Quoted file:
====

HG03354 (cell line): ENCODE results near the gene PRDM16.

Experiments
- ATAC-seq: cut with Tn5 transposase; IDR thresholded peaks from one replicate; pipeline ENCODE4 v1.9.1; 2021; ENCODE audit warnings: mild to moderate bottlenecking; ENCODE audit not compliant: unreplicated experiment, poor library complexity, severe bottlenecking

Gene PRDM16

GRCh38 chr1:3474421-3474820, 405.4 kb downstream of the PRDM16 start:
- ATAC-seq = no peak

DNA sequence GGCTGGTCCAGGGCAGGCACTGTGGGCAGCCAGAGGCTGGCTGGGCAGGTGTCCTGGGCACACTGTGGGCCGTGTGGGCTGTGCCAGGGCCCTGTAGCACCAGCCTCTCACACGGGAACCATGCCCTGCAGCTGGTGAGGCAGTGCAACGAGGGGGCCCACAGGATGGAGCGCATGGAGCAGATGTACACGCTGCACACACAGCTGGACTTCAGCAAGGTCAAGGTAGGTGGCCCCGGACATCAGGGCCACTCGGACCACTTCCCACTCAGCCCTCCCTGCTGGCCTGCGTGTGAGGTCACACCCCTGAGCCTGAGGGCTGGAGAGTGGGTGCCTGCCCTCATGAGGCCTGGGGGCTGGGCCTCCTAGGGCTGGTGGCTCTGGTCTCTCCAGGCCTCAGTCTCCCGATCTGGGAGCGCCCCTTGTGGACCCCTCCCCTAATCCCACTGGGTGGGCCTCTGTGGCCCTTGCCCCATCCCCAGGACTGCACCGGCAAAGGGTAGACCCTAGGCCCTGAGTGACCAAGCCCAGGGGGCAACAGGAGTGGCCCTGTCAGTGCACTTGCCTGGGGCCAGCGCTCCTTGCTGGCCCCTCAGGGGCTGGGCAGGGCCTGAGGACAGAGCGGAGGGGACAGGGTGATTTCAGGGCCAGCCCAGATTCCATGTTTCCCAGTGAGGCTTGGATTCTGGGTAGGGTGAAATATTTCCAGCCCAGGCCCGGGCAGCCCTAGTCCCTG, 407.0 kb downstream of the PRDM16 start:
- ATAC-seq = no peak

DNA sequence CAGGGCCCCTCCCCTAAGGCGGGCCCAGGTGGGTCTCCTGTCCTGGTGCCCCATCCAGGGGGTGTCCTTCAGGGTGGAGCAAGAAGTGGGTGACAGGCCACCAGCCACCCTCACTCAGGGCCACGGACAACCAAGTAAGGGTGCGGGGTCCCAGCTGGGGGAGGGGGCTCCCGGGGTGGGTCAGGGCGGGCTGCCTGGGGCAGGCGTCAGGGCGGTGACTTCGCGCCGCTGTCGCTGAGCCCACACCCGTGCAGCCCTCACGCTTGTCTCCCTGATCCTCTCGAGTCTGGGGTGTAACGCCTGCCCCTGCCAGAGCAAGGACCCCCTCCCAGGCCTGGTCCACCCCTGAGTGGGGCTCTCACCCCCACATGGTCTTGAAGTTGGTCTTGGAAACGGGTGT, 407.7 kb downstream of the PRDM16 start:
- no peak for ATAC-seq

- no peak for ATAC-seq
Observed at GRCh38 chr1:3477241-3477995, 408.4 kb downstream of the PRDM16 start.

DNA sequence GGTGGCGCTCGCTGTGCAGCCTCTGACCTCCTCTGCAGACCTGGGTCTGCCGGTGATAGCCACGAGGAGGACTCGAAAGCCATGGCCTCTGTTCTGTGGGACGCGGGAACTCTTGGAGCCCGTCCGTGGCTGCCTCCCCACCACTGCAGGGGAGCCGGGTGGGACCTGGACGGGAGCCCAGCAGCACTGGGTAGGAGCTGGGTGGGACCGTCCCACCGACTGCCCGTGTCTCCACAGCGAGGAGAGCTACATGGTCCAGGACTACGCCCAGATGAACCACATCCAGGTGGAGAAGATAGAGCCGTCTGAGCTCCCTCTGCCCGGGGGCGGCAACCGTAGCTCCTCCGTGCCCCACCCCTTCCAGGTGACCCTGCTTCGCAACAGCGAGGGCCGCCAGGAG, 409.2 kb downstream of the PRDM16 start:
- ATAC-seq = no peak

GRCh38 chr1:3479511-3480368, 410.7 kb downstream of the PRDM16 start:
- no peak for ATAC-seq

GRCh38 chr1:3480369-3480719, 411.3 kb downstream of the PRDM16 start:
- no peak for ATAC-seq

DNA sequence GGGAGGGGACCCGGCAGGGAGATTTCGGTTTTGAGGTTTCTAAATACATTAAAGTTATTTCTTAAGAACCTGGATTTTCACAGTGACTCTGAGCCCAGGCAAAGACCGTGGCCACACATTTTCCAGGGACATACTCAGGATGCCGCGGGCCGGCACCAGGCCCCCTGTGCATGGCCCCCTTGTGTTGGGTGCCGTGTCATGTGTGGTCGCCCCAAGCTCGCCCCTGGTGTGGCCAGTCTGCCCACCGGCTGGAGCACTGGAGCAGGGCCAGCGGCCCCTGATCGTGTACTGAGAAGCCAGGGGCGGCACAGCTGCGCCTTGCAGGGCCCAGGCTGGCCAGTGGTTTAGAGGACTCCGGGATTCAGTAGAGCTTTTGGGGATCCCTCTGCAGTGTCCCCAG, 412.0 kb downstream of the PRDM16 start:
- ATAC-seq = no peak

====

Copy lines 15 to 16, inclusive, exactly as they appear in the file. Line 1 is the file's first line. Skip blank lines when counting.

GRCh38 chr1:3479511-3480368, 410.7 kb downstream of the PRDM16 start:
- no peak for ATAC-seq